Salt Lake County election center to see increased security

Salt Lake County is stepping up security at its ballot-processing center after state lawmakers granted the public closer access to election workers.

In past years, the county staffed its election headquarters at the County Government Center with one sheriff’s deputy on Election Day. This year, three deputies will be on duty at the location throughout the entire ballot-tabulating period, which began Friday.

Longtime County Clerk Sherrie Swensen, overseeing her final election, said the move is not so much a response to the heated political climate, with election officials across the country facing increased scrutiny and threats. It’s more a reaction to a provision in HB387, which grants observers the right to be no more than 6 feet from election processes.

(Trent Nelson | The Salt Lake Tribune) Salt Lake County’s ballot-processing center on the first day mail-in ballots began arriving, in Salt Lake City on Friday, Oct. 21, 2022.

“We have a lot of things going on, and in order to make sure that the poll watchers can see all of our processes and be no further away than 6 feet, and to secure our ballots,” Swensen said, “it’s necessary to have more security.”

Before the new law, the county had more control over where observers could be located at the election-processing hub at 2001 S. State St. in Salt Lake City. Now, Swensen said, they’ll be able essentially to wander through the election center.

The ‘yellow brick road’

(Trent Nelson | The Salt Lake Tribune) Yellow tape marks a path where ballot observers can stand at Salt Lake County’s ballot-processing center in Salt Lake City on Friday, Oct. 21, 2022.

The ballot-counting headquarters will be marked with yellow tape to show poll watchers where they are allowed to stand, a zone Swensen dubs the “yellow brick road.” She said space in the center is limited when dozens of workers come in to tally votes.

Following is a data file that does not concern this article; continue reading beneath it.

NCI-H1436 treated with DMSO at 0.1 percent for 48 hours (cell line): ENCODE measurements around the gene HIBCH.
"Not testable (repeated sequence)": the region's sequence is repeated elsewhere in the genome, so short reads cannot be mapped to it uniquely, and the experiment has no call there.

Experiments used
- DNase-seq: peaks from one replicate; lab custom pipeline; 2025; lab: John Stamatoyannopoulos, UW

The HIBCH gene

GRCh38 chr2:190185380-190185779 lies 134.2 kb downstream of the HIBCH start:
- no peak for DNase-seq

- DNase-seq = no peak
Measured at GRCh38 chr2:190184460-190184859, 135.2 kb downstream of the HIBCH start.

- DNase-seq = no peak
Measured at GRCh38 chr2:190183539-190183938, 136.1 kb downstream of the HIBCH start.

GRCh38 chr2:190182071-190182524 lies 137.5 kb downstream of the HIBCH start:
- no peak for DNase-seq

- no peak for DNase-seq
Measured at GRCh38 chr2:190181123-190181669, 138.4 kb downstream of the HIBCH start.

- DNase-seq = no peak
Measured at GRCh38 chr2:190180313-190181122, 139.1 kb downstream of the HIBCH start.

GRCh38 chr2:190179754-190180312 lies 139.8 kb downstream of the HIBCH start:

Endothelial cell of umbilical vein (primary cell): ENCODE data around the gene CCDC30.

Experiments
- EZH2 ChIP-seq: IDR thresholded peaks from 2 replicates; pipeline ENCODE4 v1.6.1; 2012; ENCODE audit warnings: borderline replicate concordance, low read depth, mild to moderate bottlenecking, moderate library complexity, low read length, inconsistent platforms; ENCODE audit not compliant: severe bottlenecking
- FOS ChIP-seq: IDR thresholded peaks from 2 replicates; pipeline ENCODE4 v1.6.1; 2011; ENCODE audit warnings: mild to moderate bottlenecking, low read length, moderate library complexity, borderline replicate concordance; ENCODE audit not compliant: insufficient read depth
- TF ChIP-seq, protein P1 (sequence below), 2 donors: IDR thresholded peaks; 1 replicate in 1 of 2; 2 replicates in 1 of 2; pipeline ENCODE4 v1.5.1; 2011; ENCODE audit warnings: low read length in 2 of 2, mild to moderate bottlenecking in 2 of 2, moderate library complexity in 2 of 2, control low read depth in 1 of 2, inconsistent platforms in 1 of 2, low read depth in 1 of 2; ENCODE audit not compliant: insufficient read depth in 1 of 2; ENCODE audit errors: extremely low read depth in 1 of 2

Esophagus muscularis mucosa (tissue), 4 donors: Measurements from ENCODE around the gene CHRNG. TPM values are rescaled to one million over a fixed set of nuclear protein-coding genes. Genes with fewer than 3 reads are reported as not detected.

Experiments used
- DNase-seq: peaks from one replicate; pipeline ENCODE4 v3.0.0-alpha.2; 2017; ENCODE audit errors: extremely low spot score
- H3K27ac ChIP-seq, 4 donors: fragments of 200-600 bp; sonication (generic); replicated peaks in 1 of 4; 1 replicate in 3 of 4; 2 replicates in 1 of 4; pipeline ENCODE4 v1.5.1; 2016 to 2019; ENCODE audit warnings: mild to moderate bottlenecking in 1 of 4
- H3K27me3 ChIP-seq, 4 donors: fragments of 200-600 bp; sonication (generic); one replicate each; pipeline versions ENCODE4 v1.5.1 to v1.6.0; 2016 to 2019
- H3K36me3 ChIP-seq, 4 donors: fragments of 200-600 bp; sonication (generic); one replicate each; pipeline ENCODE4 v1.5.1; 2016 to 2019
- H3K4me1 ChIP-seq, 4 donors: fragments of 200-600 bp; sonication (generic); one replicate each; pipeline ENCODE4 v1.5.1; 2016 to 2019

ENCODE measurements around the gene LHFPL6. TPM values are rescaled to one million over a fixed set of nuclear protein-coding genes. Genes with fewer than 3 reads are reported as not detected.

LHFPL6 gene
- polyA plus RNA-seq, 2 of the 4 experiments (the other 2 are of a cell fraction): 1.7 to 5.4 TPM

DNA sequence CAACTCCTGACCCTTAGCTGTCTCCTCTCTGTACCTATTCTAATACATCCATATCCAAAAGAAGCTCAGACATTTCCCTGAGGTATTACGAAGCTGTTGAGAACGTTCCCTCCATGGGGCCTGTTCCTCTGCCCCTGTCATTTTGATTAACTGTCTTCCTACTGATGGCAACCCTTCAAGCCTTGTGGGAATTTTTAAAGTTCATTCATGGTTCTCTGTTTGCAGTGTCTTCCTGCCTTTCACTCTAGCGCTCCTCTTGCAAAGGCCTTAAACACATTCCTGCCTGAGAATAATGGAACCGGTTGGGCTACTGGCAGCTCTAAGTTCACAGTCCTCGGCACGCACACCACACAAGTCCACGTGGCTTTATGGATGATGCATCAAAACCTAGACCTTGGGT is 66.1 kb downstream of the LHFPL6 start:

“Our difficulty,” she said, “is trying to secure the ballots and have poll watchers going up and down the aisles, carts going up and down the aisles, all simultaneously.”

Swensen said she tried to tell lawmakers about her concerns during the legislative session, but those efforts fell flat.

Increased security will apply only to the vote-counting hub at the election management center. Swensen said police in local jurisdictions are aware of the 42 voting locations, but individual voting centers may not be staffed with security. This year’s election will primarily be conducted by mail.

Swensen said the county didn’t need additional security during the June primary because the ballot-counting operation took up less space.

The outgoing clerk said she and her staff are preparing for more observers this year but noted she couldn’t predict how many because any registered voter can show up after going through a check-in process.

What the parties plan to do

(Trent Nelson | The Salt Lake Tribune) Salt Lake County’s ballot-processing center on the first day mail-in ballots began arriving, in Salt Lake City on Friday, Oct. 21, 2022. At left is longtime Salt Lake County Clerk Sherrie Swensen.